Osint Me setup part 2 – software

In Osint Me setup part 1 I discussed hardware and operating systems necessary for creating a good working environment for open source intelligence gathering.

Equally important are some software solutions that will allow you to conduct online investigations in a safe and efficient manner.

So let’s dive straight in.

Virtual Machine

Although not essential, a virtual machine is the preferred and most recommended method of engaging in OSINT.

As I already explained, virtualisation is a process of using real hardware to create a virtual version of another computer’s operating system.

It allows a user to run simulated, multiple environments of virtual machines, which can access online resources or interact with other computers as if they were real hardware.

One very useful feature of a VM is the ability to create “snapshots” – the machine will create a virtual image of itself at a selected moment and the user can always revert to that snapshot moment in the event of a fatal error or a virus infection. This powerful feature is particularly useful when investigating malware or when downloading files from suspicious sources.

The only VM software that I currently rely on is Oracle Virtual Box – mainly because it’s free and intuitive to use.

Virtual Box running a Linux Ubuntu VM

Virtual Box supports Windows, Linux and Mac OS as host operating systems.

The full, exhaustive user manual for Virtual Box can be found here.

You can pick your virtual operating system, clone it and (provided your hardware allows this) run multiple instances of it at the same time. Or you can simultaneously run several different operating systems using one host OS.

Additionally, you can import another copy of a pre-configured virtual machine and set it up.

(NOTE: it needs to be an OVF or OVA file!)

What’s particularly important when conducting an OSINT investigation is configuring virtual storage space within your VM.

This will allow you to download files, create records and compile reports without leaving the virtual environment.

Android OS emulator

An Android emulator is a solution similar to a virtual machine.

Its goal is to create a simulated virtual environment on your PC, imitating an Android mobile phone or tablet.

Android emulators are primarily used for testing apps in various stages of development, but can be easily adapted for OSINT purposes.

The reality is that some platforms (apps in particular) are not accessible through a desktop browser or don’t work as well. While a dedicated OSINT mobile phone or a tablet is certainly a solution, an Android OS emulator is simply a superior solution.

The reasons include, among others:

  • the ability to customise emulators and to operate their multiple versions;
  • the convenience of recording tasks and documenting every step of your OSINT investigation;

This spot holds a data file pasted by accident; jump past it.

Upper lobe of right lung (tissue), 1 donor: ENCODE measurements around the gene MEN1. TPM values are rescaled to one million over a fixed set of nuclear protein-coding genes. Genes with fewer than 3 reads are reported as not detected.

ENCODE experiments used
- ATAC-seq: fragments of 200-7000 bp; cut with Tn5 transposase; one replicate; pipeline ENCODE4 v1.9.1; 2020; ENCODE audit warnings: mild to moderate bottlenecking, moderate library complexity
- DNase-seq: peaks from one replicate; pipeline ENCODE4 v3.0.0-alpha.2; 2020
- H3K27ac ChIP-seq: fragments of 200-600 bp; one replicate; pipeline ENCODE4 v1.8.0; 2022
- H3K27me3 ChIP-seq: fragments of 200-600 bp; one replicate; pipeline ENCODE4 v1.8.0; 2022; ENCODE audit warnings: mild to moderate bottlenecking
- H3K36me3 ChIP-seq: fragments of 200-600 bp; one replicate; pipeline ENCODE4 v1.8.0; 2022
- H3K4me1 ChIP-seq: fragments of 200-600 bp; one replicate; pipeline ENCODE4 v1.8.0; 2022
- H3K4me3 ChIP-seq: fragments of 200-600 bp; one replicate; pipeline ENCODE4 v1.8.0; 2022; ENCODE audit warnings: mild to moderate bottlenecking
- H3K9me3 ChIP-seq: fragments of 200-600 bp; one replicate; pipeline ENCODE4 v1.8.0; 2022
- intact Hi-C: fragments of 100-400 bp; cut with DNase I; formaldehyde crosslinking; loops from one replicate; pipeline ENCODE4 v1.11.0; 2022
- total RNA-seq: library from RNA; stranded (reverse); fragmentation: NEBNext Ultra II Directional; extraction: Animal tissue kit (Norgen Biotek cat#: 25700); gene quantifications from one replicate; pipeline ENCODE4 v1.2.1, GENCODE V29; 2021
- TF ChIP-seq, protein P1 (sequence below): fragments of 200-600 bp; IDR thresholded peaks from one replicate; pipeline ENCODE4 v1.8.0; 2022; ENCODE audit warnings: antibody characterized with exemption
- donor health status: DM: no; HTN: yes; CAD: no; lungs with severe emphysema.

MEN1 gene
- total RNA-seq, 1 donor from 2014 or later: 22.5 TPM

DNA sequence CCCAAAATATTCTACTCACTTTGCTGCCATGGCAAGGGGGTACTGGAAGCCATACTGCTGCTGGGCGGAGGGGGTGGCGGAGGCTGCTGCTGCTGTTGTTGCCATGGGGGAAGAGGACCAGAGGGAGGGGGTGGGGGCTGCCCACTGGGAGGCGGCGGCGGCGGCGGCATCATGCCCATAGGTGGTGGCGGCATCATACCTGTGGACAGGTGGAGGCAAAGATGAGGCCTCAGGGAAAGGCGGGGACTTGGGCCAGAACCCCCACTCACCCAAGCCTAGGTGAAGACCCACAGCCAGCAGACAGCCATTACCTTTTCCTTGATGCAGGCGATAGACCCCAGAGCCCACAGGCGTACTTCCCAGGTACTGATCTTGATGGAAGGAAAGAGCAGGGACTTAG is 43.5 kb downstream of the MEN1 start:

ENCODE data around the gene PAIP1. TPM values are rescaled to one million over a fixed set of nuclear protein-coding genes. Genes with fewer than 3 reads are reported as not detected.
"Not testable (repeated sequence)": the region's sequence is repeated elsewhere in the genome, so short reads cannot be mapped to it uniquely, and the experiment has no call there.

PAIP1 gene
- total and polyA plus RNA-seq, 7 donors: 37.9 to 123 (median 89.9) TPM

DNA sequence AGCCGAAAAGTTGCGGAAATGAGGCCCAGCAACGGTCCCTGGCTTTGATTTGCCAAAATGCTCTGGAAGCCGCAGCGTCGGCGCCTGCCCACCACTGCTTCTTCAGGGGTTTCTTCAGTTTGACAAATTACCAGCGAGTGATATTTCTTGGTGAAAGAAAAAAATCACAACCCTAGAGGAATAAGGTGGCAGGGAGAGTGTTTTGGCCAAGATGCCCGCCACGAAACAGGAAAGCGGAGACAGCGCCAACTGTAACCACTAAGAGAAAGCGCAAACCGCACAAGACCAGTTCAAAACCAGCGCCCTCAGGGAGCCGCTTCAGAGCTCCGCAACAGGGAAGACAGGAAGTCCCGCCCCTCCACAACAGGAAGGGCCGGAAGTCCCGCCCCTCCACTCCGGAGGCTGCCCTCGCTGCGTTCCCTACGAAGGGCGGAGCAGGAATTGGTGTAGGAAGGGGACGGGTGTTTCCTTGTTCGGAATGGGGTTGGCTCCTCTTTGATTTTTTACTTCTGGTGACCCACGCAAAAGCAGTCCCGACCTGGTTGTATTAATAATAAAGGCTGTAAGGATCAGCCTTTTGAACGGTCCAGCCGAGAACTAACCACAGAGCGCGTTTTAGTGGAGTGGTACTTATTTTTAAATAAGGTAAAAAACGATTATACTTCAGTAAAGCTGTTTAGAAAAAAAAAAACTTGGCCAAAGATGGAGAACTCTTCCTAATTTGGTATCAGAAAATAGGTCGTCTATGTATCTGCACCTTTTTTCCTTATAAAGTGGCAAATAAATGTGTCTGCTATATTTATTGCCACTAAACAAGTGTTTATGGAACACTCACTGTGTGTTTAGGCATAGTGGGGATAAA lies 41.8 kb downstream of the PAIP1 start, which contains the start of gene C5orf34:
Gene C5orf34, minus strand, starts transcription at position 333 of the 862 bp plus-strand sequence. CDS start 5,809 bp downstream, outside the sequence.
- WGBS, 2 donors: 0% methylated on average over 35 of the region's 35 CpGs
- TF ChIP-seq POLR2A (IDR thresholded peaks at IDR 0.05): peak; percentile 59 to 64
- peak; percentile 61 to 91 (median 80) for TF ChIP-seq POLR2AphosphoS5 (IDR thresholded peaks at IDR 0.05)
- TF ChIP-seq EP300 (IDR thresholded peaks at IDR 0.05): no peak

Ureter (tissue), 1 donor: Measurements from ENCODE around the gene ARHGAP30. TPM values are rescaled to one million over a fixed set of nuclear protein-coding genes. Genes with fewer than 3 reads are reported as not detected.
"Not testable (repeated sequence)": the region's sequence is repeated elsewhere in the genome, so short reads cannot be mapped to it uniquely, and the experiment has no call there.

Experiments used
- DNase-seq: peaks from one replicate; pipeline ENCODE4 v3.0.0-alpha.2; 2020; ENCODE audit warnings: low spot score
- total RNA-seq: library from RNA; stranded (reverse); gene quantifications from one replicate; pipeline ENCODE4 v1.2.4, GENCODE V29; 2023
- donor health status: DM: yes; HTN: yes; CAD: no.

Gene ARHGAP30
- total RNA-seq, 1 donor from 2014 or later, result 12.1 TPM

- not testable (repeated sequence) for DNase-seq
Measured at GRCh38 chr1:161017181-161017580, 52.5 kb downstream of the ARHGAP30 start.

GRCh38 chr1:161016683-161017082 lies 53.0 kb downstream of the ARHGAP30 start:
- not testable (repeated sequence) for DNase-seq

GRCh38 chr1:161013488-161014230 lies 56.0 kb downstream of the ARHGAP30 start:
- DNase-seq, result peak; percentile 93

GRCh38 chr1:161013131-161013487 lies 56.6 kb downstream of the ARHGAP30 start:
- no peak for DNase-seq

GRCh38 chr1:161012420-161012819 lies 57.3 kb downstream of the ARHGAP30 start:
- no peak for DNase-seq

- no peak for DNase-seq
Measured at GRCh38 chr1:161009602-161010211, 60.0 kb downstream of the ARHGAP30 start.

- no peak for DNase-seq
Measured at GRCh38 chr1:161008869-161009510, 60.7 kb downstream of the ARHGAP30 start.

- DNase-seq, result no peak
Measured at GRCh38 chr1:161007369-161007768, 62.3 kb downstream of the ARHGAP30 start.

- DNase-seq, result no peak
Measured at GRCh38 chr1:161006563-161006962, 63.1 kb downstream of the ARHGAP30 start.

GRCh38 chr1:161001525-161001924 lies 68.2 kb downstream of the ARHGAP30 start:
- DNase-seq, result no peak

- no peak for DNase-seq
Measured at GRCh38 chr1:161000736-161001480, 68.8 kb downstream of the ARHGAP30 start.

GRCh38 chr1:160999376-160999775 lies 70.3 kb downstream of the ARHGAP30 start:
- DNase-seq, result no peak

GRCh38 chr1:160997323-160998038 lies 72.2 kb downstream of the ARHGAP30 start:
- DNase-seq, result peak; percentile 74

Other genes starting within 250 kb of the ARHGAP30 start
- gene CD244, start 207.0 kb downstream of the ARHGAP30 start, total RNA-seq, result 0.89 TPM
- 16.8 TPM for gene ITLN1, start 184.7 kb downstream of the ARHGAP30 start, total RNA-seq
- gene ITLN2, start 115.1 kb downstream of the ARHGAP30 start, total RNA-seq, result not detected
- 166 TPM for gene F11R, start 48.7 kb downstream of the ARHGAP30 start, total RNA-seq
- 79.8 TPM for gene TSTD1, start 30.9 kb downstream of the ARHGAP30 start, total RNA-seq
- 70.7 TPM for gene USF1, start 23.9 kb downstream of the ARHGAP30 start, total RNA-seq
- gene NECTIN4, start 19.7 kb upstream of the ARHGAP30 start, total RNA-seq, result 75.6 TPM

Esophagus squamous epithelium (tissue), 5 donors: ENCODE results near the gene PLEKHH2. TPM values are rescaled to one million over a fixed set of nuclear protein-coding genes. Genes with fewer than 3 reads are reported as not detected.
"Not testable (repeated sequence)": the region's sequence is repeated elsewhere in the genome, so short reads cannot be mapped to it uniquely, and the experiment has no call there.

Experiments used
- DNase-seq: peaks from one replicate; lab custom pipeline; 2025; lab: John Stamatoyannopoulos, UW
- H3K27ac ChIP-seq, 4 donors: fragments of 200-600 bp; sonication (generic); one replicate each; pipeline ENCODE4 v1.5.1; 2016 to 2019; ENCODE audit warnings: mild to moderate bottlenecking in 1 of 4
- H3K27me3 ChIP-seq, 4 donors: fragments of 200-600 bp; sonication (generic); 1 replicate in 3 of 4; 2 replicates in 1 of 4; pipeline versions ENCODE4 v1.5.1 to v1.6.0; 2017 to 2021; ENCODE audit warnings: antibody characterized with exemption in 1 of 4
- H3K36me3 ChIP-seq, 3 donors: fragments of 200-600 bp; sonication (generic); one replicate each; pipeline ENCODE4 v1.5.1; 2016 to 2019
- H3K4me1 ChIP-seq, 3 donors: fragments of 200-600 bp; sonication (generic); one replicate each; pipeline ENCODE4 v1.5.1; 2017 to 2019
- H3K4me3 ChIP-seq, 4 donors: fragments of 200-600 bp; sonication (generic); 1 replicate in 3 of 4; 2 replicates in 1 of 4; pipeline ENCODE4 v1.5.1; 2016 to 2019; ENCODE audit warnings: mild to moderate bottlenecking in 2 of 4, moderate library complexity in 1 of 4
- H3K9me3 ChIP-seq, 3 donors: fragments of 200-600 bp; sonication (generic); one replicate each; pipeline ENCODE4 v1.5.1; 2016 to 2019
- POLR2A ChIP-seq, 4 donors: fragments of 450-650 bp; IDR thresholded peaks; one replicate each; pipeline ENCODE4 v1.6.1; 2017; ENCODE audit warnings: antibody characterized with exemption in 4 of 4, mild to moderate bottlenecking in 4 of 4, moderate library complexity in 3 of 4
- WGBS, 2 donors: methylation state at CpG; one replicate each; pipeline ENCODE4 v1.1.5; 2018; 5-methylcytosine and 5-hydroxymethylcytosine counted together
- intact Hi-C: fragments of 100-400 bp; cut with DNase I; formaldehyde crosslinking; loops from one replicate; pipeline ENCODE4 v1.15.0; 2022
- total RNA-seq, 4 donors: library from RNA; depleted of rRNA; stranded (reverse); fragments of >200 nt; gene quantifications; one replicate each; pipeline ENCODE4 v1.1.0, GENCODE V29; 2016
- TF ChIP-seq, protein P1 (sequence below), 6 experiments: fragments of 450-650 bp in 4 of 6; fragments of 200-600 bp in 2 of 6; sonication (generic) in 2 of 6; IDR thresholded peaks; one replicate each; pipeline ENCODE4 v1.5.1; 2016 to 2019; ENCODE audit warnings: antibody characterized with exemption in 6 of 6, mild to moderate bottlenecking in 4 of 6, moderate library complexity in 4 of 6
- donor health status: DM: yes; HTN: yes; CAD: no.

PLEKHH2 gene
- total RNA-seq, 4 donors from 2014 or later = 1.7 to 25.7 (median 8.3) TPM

• protection from malicious software and apps from untrusted sources on a physical device;
  •  the option to spoof GPS coordinates.
There are several free Android OS emulators available on the market. I personally rely on Genymotion because it’s very simple to use.
Genymotion interface

Configuring and using an Android OS emulator probably deserves a standalone article. There are several other alternatives to Genymotion and I intend to introduce them here and run some tests on them in the near future.

Virtual Private Network (VPN)

A Virtual Private Network is nowadays considered a backbone of online privacy.

VPN is a service that creates an encrypted tunnel between your host machine and a VPN server, which can be located abroad, even on another continent.

Your Internet service provider normally sees the traffic from your host to any destination, but with a VPN it only sees the connection to the VPN server and cannot decipher any other user information.

For more detailed information about VPNs, I recommend this Wikipedia article.

For all intents and purposes, TOR (which I discussed here) is a VPN. 

However, there is one important caveat here regarding using TOR as a day-to-day VPN: this is not recommended, because:

  • TOR is generally slower than any VPN available on the market;
  • TOR usage (but not network traffic) is detectable by ISPs and by websites you visit – and sometimes blocked by default;
  • TOR service is not designed for browsing the clearnet on a routine basis and will be hampered by captcha and various security alerts.

There are dozens of commercial VPN services out there. There are some free alternatives, but I would not recommend using any free VPN. 

The old saying goes: “If you’re not paying for a product, you are the product”. This is very much the case with a free VPN. One, you can’t fully rely on its protection; two, free VPNs are usually much slower than their paid counterparts and three, the free ones are nearly always plagued by ads.

Additionally, some VPNs actually track your digital footprint and use this information to sell to third parties.

I have tested several VPN services, both for OSINT and for daily private usage and I could recommend any of the ones below:

  • Nord VPN
  • Proton VPN
  • Private Internet Access
  • Express VPN

This concludes part 2 of the Osint Me setup. Stay put for more.

In the upcoming articles I will discuss some practical OSINT tools.

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